"I had assumed that my salary would increase by 15% in the next four years. I have reduced my expectations to 8% and re-worked my plans."

Realistic Expectations

This year, the confetti is missing from college farewells. Instead, the graduating batch is warily eyeing the job market. Vivek Madhukar, V-P of, gives numbers that officials in various colleges refuse to reveal: "Jobs for freshers have dropped by about 40% across all industries."

Staying at home is not a solution that youngsters are considering. They are adamant about getting an entry in the corporate world. Madhukar lists out three alternatives to a regular job. The first is assisted entrepreneurship. As the salary packages shrink, freshers are signing up with start-ups for the unique experience of building a company on scarce resources.

Rohan Gupta, co-founder and COO of Attero Recycling, an ewaste management start-up, says that the company is getting several applications from top B-school graduates. "We are being picky as we don't want to be a stop-gap solution for freshers. They should know what they can contribute to the business and what they expect from the experience," he says.

Internship is a good option for those who do not have a pressing need to earn money. You may get a stipend, but this will be barely enough to cover the cost of working. The advantage is that when the economy looks up, there is a strong chance that you will be hired by the same company if your performance has been good. Or, you may be among the first to know about openings as you build a strong network.

What the majority of youngsters are vying for is project-based or commission-based employment. As companies cut costs, they are outsourcing work to freelancers rather than keep more people on their payrolls. Chinmay Upadhyay, 27, was working for a software firm when he quit the job in 2008 to freelance. "I am earning more than I did when I had a job. As the downturn intensifies, the number of projects coming my way has increased," he says. This is not a short-term solution for him. "Instead of being a bucket carrier, I want to be a pipe builder. In another five years, my contacts will help me build my own Web-hosting company," he adds.

You will most likely have to compromise on income no matter which option you choose. Many freshers are hesitant because if the base on which future increments will be calculated is low, they may suffer even when the economy rebounds. "They shouldn't compare their salaries with the seniors. The comparison is between low salaries and no jobs," says Madhukar.

A big problem with low salaries is the burden of an education loan. What if you can't pay the EMI? An official with SBI, which has the lion's share, 24%, of the education loan business, promises leniency in dealing with the students who haven't bagged a good salary. However, a visit to the banks throws up riders to this promise. The extension of the moratorium period is subject to a maximum of one year after the student completes the course.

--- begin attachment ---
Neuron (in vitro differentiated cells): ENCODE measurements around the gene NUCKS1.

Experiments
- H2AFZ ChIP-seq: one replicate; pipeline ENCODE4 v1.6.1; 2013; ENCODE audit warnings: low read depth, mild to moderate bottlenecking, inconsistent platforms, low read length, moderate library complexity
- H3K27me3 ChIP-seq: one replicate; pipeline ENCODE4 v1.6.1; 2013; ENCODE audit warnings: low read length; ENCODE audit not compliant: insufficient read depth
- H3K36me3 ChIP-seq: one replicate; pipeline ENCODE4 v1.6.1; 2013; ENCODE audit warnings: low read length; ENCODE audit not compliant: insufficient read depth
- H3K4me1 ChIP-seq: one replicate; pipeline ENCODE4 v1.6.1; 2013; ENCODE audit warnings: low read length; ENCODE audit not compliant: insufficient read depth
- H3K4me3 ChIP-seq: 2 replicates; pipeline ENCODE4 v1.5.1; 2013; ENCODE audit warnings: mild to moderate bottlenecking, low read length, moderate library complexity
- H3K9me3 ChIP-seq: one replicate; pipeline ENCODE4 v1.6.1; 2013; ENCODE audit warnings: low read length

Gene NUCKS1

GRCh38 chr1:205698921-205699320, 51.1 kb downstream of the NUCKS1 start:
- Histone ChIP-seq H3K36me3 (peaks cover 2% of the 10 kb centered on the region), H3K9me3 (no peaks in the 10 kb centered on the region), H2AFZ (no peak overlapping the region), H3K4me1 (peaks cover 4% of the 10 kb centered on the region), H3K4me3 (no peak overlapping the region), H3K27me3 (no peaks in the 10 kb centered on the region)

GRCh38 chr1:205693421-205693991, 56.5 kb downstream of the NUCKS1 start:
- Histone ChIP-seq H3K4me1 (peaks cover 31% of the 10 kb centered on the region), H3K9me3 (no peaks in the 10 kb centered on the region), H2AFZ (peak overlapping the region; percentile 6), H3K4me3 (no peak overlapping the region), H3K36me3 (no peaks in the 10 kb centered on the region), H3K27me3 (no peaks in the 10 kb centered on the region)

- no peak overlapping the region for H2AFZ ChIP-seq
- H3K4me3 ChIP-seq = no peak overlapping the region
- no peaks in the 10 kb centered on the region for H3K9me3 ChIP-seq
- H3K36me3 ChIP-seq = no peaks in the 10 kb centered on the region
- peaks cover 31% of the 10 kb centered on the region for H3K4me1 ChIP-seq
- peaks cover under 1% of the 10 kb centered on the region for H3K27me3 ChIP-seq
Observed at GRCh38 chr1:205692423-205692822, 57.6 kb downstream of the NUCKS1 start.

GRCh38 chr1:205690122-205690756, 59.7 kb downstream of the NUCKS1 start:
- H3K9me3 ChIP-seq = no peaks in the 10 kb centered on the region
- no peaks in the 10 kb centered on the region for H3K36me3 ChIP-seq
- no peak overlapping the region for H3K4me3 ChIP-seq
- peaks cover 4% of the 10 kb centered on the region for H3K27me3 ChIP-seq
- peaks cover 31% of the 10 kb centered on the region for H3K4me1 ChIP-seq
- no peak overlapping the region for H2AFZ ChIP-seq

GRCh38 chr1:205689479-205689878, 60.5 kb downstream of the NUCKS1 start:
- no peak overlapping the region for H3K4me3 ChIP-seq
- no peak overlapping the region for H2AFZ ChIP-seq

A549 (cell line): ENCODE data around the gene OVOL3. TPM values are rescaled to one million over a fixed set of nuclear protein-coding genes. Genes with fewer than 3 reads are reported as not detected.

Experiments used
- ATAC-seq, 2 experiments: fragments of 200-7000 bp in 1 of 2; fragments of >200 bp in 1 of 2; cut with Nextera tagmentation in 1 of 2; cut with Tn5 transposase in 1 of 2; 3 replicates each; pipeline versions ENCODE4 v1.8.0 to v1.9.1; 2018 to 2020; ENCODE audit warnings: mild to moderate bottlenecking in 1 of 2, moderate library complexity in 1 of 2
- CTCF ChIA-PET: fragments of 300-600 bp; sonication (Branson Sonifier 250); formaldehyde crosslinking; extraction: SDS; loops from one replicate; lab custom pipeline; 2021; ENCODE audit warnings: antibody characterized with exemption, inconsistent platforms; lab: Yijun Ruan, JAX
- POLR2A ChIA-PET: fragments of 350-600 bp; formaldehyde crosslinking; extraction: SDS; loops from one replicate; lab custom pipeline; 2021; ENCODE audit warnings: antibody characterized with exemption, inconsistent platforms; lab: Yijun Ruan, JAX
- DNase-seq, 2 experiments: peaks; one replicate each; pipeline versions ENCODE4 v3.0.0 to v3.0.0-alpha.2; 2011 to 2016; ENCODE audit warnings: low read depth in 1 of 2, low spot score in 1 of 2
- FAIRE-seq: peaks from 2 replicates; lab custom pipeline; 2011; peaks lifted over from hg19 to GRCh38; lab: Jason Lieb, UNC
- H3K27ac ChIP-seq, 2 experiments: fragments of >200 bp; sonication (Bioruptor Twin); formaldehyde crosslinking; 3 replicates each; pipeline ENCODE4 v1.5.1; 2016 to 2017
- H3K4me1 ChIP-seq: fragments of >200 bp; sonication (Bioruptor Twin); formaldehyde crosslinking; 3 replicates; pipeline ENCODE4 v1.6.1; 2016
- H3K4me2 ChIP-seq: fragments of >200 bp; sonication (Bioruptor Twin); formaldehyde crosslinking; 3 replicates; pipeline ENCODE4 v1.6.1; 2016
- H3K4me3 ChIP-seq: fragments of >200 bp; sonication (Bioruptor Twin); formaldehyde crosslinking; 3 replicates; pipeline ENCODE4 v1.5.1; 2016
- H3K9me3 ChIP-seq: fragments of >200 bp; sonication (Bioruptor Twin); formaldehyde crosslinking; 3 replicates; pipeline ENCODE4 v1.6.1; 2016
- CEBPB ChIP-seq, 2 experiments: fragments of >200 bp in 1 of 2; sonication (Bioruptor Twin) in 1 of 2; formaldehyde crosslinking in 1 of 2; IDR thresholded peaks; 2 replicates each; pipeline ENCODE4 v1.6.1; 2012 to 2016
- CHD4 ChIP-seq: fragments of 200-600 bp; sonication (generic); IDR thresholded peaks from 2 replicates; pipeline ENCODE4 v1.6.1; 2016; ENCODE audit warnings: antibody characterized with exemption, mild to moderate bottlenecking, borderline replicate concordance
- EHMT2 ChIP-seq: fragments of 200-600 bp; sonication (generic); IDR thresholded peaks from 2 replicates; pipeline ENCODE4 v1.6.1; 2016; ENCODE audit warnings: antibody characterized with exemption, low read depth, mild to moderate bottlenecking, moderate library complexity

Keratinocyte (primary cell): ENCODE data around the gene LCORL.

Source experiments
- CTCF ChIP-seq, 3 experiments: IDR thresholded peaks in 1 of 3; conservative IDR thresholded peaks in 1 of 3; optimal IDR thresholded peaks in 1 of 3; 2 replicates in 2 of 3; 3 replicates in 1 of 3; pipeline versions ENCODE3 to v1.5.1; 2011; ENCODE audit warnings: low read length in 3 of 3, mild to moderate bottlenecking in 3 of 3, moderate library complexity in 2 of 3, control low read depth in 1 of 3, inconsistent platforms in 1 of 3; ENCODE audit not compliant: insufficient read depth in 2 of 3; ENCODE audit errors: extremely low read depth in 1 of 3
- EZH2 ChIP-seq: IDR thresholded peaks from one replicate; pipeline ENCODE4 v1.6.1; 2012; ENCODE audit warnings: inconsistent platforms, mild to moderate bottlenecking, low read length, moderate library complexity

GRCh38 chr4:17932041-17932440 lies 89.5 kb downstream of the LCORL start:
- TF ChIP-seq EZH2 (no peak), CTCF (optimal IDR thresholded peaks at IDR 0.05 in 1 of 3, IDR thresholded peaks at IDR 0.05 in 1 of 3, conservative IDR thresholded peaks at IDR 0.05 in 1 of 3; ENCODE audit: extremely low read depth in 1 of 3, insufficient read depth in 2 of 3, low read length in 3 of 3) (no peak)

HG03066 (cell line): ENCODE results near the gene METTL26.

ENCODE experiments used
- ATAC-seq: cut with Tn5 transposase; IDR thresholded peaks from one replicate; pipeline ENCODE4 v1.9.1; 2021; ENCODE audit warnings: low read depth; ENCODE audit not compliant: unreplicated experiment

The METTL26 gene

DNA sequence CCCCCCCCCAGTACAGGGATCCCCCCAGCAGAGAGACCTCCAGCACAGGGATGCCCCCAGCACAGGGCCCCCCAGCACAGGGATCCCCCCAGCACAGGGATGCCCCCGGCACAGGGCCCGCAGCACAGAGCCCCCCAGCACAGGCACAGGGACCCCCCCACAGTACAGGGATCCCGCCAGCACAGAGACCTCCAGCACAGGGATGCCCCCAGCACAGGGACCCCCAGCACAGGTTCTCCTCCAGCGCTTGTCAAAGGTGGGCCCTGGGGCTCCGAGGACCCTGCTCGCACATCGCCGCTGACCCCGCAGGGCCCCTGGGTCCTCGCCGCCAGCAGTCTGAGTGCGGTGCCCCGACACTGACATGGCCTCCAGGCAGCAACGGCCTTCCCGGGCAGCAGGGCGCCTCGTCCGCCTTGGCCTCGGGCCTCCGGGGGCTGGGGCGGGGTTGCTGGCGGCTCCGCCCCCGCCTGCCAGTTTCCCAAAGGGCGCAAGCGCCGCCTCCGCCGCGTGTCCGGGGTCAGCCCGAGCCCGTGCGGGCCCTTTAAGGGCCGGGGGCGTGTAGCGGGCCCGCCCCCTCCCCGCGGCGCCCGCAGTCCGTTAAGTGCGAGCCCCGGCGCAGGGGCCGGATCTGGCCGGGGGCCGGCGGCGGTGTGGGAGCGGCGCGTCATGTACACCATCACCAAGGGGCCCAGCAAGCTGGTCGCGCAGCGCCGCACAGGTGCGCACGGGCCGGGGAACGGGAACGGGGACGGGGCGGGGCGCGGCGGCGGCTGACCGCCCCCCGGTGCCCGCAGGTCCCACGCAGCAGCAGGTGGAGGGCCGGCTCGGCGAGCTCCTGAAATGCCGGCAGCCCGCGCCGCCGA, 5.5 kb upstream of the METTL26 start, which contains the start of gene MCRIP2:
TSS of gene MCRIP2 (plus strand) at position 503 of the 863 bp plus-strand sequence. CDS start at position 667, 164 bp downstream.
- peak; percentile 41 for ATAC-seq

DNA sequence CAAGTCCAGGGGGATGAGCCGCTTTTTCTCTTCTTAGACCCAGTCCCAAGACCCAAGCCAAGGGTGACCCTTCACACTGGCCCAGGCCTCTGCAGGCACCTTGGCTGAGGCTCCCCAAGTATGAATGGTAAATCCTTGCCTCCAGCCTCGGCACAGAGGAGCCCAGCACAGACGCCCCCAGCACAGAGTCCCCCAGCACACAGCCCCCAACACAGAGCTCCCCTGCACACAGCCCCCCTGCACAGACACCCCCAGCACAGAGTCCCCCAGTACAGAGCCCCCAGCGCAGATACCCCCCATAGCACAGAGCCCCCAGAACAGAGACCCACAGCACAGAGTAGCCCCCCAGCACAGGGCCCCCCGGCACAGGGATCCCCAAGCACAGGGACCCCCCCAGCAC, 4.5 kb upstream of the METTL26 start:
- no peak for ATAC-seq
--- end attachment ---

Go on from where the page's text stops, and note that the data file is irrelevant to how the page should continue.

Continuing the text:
In case he is still unable to secure a job, the bank asks the co-borrowers (mandatory for loans above Rs 4 lakh) to pay the EMI. You can negotiate for a lower EMI, but the bank may not agree if the proportionate increase in the loan tenure exceeds seven years. All concessions are contingent to your relationship with the bank, past credit record and the market scenario. Try your luck, but don't be very optimistic.

Aman Dhingra

Case Study

Aman Dhingra
Age: 28
Place: Chennai
Education loan: $115,000
Estimated disposable income after job: $2000 a month
Current corpus: $16,000

Suggested strategy: Use the entire current corpus to prepay part of the loan. Given the uncertain job market, focus on repaying the loan first. Build an emergency corpus of about $8000 and then use monthly surplus to reduce debt.

Navita Gandhi

Navita Gandhi
Age: 26
Place: Delhi
Retrenched in: December 2009

Combat strategy:

Joined an IT project with a Web-hosting company.


  1. Makes valuable professional contacts.
  2. Works from home at flexible hours.
  3. Earns 100% more than the last job.


  1. Will have to look for a new job after the project is complete.
  2. May have to work outside her domain of expertise till she finds a regular job.

"Doing project-based work is better than sitting at home and doing nothing. While I look for a regular job, my work experience is being enhanced."